Posted tagged ‘liberalism’

The angry brigade, intolerance and the assault on Enlightenment values

October 10, 2016

Last night I watched the second US presidential debate. I wasn’t sure what to expect, or for that matter what I would find most satisfying, but I wanted to see it happening live. The post-debate consensus appears to be that Hillary Clinton won a particularly nasty event – in which, mind you, the nastiness did not particularly come from her.

But if we are horrified, as I am, by all the bile and aggression, we have to acknowledge that it’s not just appearing in American politics. In Europe the language of political discourse is taking similar forms in some contributions from France and Germany (and elsewhere). In Britain we have just witnessed a party’s internal ‘debate’ that involved an emergency hospital visit. And often when we get to hear members of the public contributing to a discussion the tone is one of anger.

There are several layers to this phenomenon, and the most obvious one is not the most important. Commentators are referring to the current political mood as something unprecedented – a growing group of people who have become angry because they have been ‘left behind’, because the gap between their means or aspirations and those of an ‘elite’ has widened excessively, whose fears and discomforts are not identified and addressed by that elite. In fact some of this is a true reflection of global societies: income inequality has been growing, albeit less because of pressures on the poor but more because of a huge growth in more extreme wealth. But then again, how can we explain such anger leading to support by the angry for a billionaire (Donald Trump) or for a former city trader (Nigel Farage)?

The more significant element here is that the angry sections of the population have, as people often do, been looking for someone to blame; and across continents that someone is the foreigner. The key shout has been to stop migration. This is by far the most important, and the most worrying, aspect of recent trends in popular opinion, and of political responses to it.

Of course concerns with immigration can be quite rational. No place can at short notice accommodate a massive influx of people, as Germany has discovered, and a clash of cultures between migrants and host communities can create genuinely uncomfortable (and indeed unacceptable) consequences. It is not disreputable to say that immigration must be managed intelligently. But you can measure the competence and integrity of politicians by the way they undertake this task, a hugely important part of which is to stop the emergence of xenophobia and racism. Many of the current generation of leading politicians globally (with some very honourable exceptions) are failing dismally. Or worse, they see it as their opportunity to follow the mob and stoke the fires of resentment.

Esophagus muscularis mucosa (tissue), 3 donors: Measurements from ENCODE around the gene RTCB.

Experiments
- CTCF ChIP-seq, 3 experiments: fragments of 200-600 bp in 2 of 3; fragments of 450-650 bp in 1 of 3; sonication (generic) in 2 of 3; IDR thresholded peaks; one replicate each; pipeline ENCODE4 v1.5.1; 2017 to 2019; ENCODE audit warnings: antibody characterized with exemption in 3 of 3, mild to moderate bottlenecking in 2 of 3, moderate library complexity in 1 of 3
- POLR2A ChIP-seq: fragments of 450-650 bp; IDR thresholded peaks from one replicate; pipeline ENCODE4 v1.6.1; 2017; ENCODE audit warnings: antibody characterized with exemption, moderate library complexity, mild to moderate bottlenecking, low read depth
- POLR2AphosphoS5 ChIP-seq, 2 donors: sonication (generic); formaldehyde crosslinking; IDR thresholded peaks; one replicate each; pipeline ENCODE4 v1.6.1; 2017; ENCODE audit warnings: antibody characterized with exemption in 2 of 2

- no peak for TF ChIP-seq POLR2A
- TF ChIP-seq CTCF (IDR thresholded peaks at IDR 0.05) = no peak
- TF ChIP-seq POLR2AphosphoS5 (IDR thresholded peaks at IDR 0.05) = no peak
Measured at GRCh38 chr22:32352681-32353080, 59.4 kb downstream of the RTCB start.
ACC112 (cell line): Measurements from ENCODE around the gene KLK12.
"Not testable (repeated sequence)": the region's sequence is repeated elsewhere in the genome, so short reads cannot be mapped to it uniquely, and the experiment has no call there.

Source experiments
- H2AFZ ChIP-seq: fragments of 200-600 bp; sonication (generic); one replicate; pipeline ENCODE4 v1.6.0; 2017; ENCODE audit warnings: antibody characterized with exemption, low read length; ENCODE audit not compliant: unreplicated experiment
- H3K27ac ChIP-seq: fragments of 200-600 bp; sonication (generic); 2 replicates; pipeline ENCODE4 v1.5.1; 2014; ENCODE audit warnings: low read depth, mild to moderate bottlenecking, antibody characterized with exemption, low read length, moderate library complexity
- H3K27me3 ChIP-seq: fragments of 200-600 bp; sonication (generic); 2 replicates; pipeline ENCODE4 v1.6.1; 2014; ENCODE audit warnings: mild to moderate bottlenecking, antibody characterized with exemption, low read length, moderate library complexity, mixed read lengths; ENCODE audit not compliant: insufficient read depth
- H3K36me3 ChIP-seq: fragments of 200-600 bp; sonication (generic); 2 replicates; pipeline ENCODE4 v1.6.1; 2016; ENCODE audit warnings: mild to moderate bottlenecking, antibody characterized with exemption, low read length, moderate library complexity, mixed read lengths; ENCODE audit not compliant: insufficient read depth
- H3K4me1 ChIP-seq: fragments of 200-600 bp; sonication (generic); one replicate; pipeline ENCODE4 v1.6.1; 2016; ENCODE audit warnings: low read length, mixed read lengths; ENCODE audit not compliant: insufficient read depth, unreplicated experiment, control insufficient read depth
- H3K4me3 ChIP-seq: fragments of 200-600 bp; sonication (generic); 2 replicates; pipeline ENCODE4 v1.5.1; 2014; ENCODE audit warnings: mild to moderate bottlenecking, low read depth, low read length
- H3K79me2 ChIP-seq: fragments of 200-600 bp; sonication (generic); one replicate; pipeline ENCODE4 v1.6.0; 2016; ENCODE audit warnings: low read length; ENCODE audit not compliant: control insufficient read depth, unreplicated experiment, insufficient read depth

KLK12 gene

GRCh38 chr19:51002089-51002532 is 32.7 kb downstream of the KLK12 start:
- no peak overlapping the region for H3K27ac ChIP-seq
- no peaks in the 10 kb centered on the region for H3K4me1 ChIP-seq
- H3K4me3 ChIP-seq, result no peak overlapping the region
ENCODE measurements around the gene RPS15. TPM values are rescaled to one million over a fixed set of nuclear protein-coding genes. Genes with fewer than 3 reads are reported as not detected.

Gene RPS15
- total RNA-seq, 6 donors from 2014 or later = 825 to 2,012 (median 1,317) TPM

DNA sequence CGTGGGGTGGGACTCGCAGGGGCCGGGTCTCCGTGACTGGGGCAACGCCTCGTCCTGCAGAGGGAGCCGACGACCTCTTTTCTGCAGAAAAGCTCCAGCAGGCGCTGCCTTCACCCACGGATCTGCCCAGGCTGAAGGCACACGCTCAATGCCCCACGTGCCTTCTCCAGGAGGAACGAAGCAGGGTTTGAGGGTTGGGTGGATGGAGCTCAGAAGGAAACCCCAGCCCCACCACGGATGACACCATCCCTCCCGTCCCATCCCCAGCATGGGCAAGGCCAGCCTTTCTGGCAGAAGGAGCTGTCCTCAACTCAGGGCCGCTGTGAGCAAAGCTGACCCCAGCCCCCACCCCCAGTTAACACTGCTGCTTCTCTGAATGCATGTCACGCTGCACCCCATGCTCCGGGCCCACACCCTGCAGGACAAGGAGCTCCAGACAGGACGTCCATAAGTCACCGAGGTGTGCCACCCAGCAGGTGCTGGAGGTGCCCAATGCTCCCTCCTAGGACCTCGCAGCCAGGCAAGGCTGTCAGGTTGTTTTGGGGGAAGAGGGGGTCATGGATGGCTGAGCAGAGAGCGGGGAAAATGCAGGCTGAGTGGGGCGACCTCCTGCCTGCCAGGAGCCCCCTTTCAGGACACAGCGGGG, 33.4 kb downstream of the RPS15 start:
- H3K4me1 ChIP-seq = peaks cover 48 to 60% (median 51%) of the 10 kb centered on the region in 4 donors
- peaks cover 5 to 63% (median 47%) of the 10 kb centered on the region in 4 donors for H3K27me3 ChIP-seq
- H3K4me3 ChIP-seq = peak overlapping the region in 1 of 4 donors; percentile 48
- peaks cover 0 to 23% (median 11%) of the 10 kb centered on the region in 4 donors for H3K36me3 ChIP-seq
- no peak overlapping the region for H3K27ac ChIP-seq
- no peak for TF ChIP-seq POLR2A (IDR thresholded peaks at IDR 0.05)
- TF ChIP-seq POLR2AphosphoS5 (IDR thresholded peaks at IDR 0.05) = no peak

The key victim of all of this is the western post-war liberal consensus. In Britain the attack on liberal values has most recently come from politicians who might have been expected to defend them, but who appeared to conclude that they must side with public opinion (as for example expressed in the Brexit decision). Some academics have recently pointed out that UK politicians are departing from the Enlightenment values that actually have their origins in Britain and which made the country a beacon of tolerance and decency. And this is a dangerous road on which to travel; it has only ever led to catastrophe.

Those of us who still believe in liberal Enlightenment values, even where we understand the pressures facing people in their lives, must not now stay silent. We should not be intimidated by the insults flying in our direction, often from the left as much as from the right. The freedoms that we all still enjoy are very very easily lost, and very hard to recover when they are.


The ideology and reality of markets

July 26, 2008

For ten years, while I was Professor of Law at the University of Hull in North-East England, I lived in what is usually described as the old ‘market town’ of Beverley. Beverley does indeed have a market. The centre of the town is dominated by the old market square, going by the name of ‘Saturday Market’. And indeed today, as on every Saturday throughout the year, market stalls will have been erected and the casual shopper will be able to purchase a wide variety of goods, from fresh fruit and vegetables, through electrical and consumer good, to textiles and footwear – with lots of other things in between. People will come from the surrounding countryside, and in some respects the scene will not be that different from what it has been for hundreds of years. Markets such as this were usually established in the Middle Ages when the monarch granted the right to local noblemen (usually), so that people from something like a six-mile radius could purchase goods that would have been produced locally.